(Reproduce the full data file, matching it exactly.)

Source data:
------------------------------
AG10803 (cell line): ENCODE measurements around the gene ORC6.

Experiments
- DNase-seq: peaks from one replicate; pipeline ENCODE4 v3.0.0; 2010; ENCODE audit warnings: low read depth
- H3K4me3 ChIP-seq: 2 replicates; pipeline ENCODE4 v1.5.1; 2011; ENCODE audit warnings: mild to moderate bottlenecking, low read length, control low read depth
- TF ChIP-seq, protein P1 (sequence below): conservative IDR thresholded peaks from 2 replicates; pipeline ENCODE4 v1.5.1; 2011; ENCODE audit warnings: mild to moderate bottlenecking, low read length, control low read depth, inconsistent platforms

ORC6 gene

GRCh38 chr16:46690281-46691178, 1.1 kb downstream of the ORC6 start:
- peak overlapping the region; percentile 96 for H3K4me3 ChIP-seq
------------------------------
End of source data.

AG10803 (cell line): ENCODE measurements around the gene ORC6.

Experiments
- DNase-seq: peaks from one replicate; pipeline ENCODE4 v3.0.0; 2010; ENCODE audit warnings: low read depth
- H3K4me3 ChIP-seq: 2 replicates; pipeline ENCODE4 v1.5.1; 2011; ENCODE audit warnings: mild to moderate bottlenecking, low read length, control low read depth
- TF ChIP-seq, protein P1 (sequence below): conservative IDR thresholded peaks from 2 replicates; pipeline ENCODE4 v1.5.1; 2011; ENCODE audit warnings: mild to moderate bottlenecking, low read length, control low read depth, inconsistent platforms

ORC6 gene

GRCh38 chr16:46690281-46691178, 1.1 kb downstream of the ORC6 start:
- peak overlapping the region; percentile 96 for H3K4me3 ChIP-seq